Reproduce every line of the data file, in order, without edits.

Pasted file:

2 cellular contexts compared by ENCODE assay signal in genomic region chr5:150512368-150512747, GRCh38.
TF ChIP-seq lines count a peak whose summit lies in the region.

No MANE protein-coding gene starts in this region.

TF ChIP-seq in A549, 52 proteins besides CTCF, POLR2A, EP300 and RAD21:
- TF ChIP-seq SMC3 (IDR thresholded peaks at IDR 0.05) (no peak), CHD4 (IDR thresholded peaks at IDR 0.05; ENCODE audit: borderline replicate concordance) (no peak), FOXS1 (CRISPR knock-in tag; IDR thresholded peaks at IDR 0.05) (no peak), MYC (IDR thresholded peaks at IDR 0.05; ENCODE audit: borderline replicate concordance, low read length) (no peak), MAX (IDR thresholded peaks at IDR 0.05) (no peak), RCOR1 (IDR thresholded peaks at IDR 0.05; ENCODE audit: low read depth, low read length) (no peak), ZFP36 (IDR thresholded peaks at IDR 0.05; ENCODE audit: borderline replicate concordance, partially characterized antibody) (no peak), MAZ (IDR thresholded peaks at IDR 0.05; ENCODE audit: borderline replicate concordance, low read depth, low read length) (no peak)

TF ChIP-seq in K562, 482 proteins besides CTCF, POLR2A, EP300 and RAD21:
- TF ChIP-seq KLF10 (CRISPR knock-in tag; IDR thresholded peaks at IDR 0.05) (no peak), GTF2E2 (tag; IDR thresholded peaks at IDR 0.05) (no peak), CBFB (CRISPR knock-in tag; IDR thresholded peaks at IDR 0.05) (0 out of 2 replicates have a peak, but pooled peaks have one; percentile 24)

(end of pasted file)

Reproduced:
2 cellular contexts compared by ENCODE assay signal in genomic region chr5:150512368-150512747, GRCh38.
TF ChIP-seq lines count a peak whose summit lies in the region.

No MANE protein-coding gene starts in this region.

TF ChIP-seq in A549, 52 proteins besides CTCF, POLR2A, EP300 and RAD21:
- TF ChIP-seq SMC3 (IDR thresholded peaks at IDR 0.05) (no peak), CHD4 (IDR thresholded peaks at IDR 0.05; ENCODE audit: borderline replicate concordance) (no peak), FOXS1 (CRISPR knock-in tag; IDR thresholded peaks at IDR 0.05) (no peak), MYC (IDR thresholded peaks at IDR 0.05; ENCODE audit: borderline replicate concordance, low read length) (no peak), MAX (IDR thresholded peaks at IDR 0.05) (no peak), RCOR1 (IDR thresholded peaks at IDR 0.05; ENCODE audit: low read depth, low read length) (no peak), ZFP36 (IDR thresholded peaks at IDR 0.05; ENCODE audit: borderline replicate concordance, partially characterized antibody) (no peak), MAZ (IDR thresholded peaks at IDR 0.05; ENCODE audit: borderline replicate concordance, low read depth, low read length) (no peak)

TF ChIP-seq in K562, 482 proteins besides CTCF, POLR2A, EP300 and RAD21:
- TF ChIP-seq KLF10 (CRISPR knock-in tag; IDR thresholded peaks at IDR 0.05) (no peak), GTF2E2 (tag; IDR thresholded peaks at IDR 0.05) (no peak), CBFB (CRISPR knock-in tag; IDR thresholded peaks at IDR 0.05) (0 out of 2 replicates have a peak, but pooled peaks have one; percentile 24)